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Thursday, 9 September, 1999, 18:37 GMT 19:37 UK
Message from Allah 'in tomato'

Two messages appeared when the tomato was cut open
Hundreds of Muslims are flocking to a small terraced house in West Yorkshire to see a tomato which they believe carries a divine message from Allah.

Housewife Shabana Hussain, 27, found the Islamic scripture while she was preparing a meal for her family.

She chopped a tomato in half, and bismillah, or Allah, was written in Arabic in the veins. The other half of the vegetable said la illaha illala, or There is no God but Allah.

"I was shocked and surprised," she said. "Now word has got out about the tomato and hundreds of people have called in to see it."

Muslims in a Bradford mosque were shown the scriptures in the tomato
Mrs Hussain and her husband Imdad, who have four young children, are now expecting more visitors to their home in the Girlington district.

"It's very clear," said Mrs Hussain. "Everyone has been able to make the message out."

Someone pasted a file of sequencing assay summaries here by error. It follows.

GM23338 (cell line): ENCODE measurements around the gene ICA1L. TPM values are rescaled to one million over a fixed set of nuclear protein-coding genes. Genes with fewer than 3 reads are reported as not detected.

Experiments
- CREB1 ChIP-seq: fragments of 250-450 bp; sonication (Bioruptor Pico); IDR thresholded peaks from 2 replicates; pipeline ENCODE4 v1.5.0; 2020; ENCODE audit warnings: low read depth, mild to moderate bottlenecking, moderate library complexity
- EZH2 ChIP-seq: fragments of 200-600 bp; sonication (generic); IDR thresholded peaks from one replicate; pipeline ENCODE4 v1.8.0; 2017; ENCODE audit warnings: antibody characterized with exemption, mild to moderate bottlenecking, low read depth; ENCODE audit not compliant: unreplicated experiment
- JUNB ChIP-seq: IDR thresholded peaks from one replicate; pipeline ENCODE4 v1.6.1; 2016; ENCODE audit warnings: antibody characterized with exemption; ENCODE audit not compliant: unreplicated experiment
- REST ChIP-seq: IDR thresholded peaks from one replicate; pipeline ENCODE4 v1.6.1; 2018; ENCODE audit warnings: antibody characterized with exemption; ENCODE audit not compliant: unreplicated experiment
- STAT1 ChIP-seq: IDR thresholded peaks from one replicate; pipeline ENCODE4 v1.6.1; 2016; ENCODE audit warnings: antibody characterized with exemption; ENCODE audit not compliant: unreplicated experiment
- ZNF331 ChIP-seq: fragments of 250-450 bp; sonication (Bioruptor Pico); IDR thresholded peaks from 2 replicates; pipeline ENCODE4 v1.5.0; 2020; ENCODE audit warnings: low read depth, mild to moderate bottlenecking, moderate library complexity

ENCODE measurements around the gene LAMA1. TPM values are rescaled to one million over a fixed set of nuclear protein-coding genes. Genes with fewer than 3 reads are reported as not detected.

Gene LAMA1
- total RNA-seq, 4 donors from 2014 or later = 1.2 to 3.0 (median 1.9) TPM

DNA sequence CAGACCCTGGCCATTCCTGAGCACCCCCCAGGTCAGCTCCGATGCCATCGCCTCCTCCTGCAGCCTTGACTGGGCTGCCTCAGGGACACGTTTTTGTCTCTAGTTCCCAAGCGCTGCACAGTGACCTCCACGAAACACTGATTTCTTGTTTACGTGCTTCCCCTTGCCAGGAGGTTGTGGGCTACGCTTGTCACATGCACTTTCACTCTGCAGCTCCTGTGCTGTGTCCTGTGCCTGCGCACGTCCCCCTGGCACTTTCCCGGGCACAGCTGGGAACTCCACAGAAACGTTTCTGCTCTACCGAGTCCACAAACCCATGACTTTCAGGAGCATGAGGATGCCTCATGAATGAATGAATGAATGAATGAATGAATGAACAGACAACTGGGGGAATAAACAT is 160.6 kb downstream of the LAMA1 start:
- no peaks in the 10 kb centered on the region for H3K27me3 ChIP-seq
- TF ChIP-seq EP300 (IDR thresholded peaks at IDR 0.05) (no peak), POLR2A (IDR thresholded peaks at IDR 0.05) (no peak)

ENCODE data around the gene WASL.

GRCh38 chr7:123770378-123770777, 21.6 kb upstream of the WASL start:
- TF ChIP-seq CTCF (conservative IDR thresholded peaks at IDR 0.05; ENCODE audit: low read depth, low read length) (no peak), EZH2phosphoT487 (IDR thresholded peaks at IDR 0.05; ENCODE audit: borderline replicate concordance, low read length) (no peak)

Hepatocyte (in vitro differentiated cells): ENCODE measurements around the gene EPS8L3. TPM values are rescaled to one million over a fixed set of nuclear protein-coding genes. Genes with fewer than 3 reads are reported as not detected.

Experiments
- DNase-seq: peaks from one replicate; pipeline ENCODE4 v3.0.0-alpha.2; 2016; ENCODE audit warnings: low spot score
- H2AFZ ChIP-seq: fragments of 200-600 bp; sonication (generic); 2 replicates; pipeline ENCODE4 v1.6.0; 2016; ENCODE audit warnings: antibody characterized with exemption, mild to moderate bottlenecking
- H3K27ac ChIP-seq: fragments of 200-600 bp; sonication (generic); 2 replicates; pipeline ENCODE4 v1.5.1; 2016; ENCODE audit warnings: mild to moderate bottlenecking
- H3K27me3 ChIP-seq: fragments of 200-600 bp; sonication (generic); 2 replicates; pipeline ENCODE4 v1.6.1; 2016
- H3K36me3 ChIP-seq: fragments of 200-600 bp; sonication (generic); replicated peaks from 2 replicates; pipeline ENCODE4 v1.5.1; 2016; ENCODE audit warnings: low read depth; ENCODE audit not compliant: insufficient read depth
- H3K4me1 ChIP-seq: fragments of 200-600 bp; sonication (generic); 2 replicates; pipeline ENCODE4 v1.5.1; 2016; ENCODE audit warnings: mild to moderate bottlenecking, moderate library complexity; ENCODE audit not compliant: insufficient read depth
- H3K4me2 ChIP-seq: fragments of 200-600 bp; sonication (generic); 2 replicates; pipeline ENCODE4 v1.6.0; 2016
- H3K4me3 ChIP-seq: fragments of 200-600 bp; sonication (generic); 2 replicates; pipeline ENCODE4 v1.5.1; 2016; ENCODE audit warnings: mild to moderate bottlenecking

Mr Hussain told BBC News Online he was "delighted" with the find.

He said the Imam (cleric) from his local mosque confirmed the scriptures were written in the tomato, and that word of it had spread very quickly.

"We have been inundated with people," he said. "We made the discovery on Tuesday, and still had people coming to see it on Thursday at midnight."

'No harm in eating it'

Explaining its religious importance, Mr Hussain said: "As Muslims we believe that God, or Allah, created everything, and we know that God can do anything.

"This is a sign of his strength and guidance."

When asked if he would consider eating the tomato, he said: "Of course not. Although there would be no harm in eating it.

"It has been suggested that it would be good for someone who was ill, to eat something that had been blessed by God. That would be a good thing to do with it."

Preservation query

He said he wanted to be able to keep the tomato for as long as possible, but had ruled out putting it in the freezer because that would "turn it to water".

"At the moment, we are keeping it in the fridge, and I have rung Leeds University food sciences department to see if there is any way of preserving it," he said.

This is not the first time that objects of religious significance has been found in humble pieces of food. In 1997, a "nunbun" in Nashville, Tennessee was found in a coffee shop.

The cinnamon bun bore a striking resemblance to Mother Teresa, and hundreds of people queued to see it, before it made an appearance on a American chat show.

Away from the kitchen, a Virgin Mary statue in southern Italy was found to weep tears that looked like vegetable oil in 1997.

And two years earlier, pilgrims flocked to the town of Civitavecchia, near Rome, where there were claims of another Madonna weeping blood.

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